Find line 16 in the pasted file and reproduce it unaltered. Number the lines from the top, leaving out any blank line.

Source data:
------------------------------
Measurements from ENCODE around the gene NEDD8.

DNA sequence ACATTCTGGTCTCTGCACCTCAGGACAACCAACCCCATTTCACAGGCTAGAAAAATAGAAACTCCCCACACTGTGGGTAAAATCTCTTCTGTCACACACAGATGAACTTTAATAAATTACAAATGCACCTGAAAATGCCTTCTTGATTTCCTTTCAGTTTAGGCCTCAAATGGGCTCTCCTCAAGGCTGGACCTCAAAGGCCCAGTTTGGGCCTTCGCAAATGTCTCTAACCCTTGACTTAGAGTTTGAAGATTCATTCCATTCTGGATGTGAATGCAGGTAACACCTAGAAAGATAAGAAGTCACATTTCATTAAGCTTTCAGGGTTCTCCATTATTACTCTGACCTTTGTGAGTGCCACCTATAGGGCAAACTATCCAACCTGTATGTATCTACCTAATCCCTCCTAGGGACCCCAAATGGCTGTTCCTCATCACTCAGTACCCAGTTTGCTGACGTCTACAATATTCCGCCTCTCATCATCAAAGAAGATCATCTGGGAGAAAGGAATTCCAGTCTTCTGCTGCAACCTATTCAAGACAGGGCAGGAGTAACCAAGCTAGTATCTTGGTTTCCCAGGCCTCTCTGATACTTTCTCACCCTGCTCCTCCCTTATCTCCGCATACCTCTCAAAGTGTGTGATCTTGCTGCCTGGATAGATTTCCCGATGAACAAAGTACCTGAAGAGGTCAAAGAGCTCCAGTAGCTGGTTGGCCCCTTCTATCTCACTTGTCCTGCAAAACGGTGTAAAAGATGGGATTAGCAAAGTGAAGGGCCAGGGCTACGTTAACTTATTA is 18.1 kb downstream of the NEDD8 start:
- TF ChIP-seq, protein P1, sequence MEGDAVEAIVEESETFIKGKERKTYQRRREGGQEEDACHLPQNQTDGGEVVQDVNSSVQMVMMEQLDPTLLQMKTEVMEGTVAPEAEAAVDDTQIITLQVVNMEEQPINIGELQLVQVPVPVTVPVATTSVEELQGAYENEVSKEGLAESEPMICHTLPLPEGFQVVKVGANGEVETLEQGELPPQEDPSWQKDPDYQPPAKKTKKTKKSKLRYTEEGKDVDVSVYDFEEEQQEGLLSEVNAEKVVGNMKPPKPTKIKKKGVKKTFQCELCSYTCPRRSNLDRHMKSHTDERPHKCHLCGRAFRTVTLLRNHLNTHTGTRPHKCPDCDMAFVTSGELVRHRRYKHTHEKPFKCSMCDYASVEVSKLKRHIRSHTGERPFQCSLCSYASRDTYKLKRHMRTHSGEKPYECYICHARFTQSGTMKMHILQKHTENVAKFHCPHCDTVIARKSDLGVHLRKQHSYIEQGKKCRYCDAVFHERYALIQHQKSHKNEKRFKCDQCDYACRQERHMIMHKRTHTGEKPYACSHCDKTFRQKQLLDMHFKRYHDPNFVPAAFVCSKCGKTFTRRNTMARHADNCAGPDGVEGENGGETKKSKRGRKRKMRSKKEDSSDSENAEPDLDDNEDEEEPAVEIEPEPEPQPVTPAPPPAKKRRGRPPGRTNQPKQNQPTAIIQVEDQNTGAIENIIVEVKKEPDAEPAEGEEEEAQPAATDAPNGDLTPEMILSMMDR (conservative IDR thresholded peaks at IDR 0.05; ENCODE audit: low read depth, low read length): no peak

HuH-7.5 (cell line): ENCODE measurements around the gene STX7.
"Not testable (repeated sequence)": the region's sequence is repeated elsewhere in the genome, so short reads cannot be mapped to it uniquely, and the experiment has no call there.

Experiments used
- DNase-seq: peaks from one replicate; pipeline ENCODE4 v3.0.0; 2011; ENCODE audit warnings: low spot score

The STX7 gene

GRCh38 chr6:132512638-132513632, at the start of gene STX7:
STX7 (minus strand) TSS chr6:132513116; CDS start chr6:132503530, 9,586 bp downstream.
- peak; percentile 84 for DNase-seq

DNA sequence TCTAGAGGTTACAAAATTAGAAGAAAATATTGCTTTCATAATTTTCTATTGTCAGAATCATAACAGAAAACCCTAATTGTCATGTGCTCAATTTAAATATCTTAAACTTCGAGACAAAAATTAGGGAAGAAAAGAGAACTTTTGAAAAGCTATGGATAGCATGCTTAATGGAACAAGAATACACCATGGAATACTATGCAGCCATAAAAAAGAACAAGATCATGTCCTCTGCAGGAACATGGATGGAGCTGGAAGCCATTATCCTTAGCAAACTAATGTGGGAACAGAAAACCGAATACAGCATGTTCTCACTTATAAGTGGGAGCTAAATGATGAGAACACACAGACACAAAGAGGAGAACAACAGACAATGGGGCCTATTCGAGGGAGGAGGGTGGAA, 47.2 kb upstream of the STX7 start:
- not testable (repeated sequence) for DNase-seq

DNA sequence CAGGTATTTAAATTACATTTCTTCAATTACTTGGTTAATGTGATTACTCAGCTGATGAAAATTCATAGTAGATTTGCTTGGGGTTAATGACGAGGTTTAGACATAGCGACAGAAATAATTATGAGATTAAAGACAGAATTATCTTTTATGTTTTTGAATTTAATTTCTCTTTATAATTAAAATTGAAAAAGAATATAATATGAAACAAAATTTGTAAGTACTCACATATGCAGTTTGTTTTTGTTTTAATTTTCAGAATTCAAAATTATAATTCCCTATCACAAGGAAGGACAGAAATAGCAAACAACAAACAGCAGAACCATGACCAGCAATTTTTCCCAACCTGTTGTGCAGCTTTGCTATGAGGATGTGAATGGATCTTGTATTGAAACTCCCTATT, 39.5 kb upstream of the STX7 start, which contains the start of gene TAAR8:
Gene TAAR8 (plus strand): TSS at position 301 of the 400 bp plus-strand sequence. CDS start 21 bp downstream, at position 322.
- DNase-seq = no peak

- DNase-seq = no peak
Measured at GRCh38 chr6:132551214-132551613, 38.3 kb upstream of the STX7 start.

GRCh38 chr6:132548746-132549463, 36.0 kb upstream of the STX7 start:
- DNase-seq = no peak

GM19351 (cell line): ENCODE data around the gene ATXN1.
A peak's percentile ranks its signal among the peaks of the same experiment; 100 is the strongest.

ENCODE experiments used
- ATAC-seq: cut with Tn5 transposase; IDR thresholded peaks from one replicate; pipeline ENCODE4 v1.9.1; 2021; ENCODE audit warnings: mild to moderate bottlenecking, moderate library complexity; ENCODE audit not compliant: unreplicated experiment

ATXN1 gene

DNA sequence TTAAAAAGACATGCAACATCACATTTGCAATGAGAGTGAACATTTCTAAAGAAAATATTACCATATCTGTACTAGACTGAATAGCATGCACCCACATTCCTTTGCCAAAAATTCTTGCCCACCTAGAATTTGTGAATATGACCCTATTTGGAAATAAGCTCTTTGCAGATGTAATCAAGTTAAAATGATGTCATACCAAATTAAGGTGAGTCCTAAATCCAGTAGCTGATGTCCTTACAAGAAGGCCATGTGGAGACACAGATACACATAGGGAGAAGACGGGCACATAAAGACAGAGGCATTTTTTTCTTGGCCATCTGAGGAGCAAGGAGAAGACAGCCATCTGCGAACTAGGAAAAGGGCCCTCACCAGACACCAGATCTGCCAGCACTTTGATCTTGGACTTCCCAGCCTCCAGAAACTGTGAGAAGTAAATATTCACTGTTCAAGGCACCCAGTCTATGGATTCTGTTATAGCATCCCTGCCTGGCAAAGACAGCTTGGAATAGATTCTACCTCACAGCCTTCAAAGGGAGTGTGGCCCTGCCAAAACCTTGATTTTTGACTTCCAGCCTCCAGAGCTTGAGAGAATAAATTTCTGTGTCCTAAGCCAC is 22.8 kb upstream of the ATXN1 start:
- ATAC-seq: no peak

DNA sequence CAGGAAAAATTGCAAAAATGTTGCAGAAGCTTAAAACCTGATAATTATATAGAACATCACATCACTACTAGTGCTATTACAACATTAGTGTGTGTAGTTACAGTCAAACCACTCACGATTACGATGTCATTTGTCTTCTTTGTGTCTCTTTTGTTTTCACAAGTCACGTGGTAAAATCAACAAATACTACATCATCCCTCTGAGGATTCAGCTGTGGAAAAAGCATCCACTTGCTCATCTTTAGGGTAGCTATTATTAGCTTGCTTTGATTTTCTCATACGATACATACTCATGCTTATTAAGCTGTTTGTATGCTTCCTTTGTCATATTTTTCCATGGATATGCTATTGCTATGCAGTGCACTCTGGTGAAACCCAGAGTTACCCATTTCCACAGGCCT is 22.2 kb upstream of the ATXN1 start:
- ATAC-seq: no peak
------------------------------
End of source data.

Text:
- DNase-seq = no peak